Pinguipdidae: L III F7

Parapercis maculata (Bloch & Schneider 1801), & Parapercis schauinslandii (Steindachner, 1900)

Harlequin sandperch .................................................Redspotted sandperch


Egg diameter in µm

Number of oil globules

Diameter of oil globule in µm

Yolk texture

Perivitelline space

Position of oil globule at hatch

Gut length   at eye- pigment stage








30% of NL



Egg: This egg was consistently seen as depicted in A, with seven patches of yellow on the embryo, five in pairs from nose to oil globule, and 2 blotches in the tail. Sometimes only the first three are in pairs (B). Black pigment is seen under the yellow on a white background. The oil globule is clear. Incubation is 24-26 hours. Spawning seems to be confined to evening.

Larva: As soon as the yolksac is reduced, the slim shape of the larva is apparent (C). At two days the dorsal and ventral finfolds have formed a dense edge (D, black arrows), within which there are a few spiny serrations dorsally in the area of the posterior black arrow, and ventrally, just astern of the anus (D, white arrow). By day 4, the midtail blotch has disappeared, and the only yellow pigment is in the head and thorax (F).  B: NH, C: 36 hours, D: 2 days, E: 3 days, F: 4 days (23°C).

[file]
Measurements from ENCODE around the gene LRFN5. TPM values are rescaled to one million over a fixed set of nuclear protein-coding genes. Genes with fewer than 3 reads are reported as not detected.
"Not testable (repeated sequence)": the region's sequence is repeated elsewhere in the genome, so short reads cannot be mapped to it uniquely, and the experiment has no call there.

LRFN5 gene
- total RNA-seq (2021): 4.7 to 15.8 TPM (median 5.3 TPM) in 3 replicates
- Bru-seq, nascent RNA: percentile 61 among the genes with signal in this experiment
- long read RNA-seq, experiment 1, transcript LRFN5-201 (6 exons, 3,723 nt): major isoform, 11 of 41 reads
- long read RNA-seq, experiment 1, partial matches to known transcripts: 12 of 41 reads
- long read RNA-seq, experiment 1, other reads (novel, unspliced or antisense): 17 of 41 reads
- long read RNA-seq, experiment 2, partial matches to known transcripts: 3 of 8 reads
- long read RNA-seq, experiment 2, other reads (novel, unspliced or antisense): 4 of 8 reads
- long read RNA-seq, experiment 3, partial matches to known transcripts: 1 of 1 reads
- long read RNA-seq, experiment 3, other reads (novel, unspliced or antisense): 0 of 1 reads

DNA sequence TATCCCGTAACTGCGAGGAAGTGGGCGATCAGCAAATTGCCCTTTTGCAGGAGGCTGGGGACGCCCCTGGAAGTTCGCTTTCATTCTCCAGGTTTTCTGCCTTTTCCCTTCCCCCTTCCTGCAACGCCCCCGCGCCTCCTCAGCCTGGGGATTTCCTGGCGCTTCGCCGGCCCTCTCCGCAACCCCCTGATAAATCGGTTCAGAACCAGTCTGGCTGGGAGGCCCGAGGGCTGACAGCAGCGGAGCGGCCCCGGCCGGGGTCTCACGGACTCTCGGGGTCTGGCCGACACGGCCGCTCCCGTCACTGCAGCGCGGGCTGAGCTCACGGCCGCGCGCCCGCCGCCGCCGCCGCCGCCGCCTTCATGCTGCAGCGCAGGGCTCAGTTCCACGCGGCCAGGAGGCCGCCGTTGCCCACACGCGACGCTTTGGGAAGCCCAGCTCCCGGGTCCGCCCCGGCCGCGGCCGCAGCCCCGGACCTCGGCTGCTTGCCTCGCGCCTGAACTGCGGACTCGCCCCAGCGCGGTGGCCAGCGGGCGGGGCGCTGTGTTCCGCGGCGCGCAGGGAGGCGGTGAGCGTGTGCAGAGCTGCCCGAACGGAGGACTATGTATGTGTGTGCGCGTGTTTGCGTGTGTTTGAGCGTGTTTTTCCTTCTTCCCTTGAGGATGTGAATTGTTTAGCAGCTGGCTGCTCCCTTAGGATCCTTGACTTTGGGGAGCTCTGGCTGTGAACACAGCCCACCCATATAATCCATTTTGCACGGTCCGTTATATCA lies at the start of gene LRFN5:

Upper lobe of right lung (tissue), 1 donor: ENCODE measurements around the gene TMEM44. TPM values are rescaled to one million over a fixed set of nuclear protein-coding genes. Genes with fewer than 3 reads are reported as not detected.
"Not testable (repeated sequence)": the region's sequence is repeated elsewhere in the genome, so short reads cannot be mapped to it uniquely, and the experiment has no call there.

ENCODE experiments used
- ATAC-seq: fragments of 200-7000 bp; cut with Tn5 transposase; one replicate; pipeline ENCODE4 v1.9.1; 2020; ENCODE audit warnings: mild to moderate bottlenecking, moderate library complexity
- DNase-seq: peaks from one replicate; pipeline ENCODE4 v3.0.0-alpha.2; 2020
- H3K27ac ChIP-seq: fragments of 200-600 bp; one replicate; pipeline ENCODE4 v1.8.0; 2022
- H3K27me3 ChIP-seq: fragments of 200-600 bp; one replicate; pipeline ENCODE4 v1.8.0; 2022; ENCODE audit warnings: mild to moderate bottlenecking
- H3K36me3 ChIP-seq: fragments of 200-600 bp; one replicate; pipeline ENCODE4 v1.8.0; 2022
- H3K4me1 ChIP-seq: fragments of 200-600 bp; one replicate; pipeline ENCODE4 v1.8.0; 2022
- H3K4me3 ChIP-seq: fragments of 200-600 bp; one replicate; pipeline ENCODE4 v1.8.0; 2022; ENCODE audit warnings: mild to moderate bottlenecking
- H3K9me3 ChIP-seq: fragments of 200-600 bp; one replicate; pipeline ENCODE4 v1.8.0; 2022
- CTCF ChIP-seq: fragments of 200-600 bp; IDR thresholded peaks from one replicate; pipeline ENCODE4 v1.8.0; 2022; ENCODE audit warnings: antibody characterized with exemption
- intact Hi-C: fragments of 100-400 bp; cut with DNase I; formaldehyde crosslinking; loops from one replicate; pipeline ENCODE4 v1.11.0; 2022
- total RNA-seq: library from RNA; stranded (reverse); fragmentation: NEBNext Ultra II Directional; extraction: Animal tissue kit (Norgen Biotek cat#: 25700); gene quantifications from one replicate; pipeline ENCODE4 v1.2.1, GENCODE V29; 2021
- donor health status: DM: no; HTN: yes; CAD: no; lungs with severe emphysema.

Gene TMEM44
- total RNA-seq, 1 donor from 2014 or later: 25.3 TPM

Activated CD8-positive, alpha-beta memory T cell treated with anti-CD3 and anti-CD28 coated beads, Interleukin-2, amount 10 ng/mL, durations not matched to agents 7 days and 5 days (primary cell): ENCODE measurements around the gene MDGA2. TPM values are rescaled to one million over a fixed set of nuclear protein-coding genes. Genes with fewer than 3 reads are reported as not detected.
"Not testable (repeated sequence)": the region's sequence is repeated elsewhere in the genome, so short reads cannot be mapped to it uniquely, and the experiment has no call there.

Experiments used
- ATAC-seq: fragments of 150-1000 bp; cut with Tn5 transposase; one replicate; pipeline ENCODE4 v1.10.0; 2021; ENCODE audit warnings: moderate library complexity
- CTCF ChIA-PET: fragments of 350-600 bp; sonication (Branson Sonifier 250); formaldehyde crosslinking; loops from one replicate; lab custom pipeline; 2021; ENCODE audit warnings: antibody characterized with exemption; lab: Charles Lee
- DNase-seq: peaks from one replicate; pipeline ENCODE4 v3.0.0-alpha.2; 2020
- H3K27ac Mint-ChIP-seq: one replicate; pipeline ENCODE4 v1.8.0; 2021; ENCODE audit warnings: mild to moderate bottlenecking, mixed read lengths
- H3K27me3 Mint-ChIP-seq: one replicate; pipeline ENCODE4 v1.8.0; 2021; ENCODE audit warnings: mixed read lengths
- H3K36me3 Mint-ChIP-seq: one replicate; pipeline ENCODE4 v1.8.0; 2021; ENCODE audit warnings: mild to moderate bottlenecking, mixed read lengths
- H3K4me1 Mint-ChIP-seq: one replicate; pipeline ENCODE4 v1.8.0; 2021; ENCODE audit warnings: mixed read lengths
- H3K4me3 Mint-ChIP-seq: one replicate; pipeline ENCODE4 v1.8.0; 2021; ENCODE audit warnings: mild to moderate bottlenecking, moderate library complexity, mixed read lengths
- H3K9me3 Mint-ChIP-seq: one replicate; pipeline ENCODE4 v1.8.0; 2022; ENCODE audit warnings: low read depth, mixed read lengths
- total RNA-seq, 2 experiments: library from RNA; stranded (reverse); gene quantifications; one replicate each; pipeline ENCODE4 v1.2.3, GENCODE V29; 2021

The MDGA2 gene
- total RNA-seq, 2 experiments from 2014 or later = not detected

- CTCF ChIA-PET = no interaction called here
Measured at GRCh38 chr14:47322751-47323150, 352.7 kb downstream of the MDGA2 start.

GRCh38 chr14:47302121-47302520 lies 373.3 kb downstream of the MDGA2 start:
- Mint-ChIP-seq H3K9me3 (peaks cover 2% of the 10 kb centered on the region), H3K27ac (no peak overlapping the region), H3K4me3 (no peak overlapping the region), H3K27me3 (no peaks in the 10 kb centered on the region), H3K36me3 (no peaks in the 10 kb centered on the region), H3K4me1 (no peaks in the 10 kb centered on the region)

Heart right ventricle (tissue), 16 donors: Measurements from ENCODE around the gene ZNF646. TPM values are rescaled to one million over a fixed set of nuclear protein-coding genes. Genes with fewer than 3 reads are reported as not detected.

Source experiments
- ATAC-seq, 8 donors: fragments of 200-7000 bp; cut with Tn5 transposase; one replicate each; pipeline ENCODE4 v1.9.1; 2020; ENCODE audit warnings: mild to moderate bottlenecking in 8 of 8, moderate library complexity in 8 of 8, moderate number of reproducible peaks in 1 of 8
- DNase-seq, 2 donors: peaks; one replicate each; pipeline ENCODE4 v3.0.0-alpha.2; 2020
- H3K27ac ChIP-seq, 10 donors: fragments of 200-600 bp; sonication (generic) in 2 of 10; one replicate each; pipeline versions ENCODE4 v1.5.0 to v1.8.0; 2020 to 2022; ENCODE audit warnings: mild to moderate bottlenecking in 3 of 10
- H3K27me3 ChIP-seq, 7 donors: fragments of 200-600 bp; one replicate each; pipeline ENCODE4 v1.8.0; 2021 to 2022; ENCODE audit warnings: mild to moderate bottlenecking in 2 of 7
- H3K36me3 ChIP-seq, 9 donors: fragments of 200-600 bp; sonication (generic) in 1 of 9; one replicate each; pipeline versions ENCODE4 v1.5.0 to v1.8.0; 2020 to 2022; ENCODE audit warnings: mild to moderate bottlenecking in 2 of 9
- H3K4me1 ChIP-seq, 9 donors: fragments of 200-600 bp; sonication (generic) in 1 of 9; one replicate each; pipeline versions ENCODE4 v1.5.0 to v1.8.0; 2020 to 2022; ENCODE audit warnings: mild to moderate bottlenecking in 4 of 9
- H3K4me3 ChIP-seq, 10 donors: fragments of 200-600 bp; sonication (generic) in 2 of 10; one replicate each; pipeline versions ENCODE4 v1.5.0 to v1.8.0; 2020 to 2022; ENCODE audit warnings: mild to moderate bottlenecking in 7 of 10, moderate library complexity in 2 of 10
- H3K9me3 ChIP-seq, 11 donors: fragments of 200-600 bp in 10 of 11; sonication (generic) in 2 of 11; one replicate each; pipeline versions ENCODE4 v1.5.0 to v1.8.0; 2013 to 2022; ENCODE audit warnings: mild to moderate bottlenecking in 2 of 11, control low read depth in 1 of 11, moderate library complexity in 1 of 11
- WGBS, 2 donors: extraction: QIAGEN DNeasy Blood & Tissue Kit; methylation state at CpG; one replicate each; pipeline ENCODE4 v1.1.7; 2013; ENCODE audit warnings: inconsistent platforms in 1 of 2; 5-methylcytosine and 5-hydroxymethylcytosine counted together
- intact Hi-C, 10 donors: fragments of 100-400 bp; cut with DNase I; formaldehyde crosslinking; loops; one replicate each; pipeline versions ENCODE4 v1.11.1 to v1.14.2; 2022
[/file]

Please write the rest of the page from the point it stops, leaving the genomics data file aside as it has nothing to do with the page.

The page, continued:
All attempts to rear this larva, failed.  An August 2010 larva, labelled as from this egg, was sequenced, but it matched Polyamblyodon gibbosum adults. This is an error as sparids have lower myomere counts. A similar error was made with a batch of KIIIB3A (lethrinid) eggs collected in March 2008, which have along with 2 LIIIF7 eggs, matched the barcode of 3 adult Parapercis maculata (BOLD). The barcode sequence of another larva from an egg collected in February 2011 has matched 2 adult Parapercis schauinslandii. These larvae, at 4 days, are nondescript, without the rich chromatophore pattern of Parapercis xanthozona (LIIIE1A) and P. robinsoni (LIIIE1), and care is needed, particularly via the myomere count, to avoid confusing them with sparids and lethrinids. Identification remains tentative pending further larval sequences.

Linked samples Offshore Inshore
Eggs 131 173
Hits 49 62

This species had quite a long spawning period through winter and spring off Park Rynie (blue graph). It was only seen twice in the DHM samples, during May and November. Less abundant in samples off Park Rynie in the past few years, but then peaked in 2011 (white graph). The Park Rynie linked samples showed slightly more eggs in the inshore samples (57%), suggesting spawning is around the 20m contour. See Section 7.3 and Table 1 of the Introductory Notes, for more information on the linked samples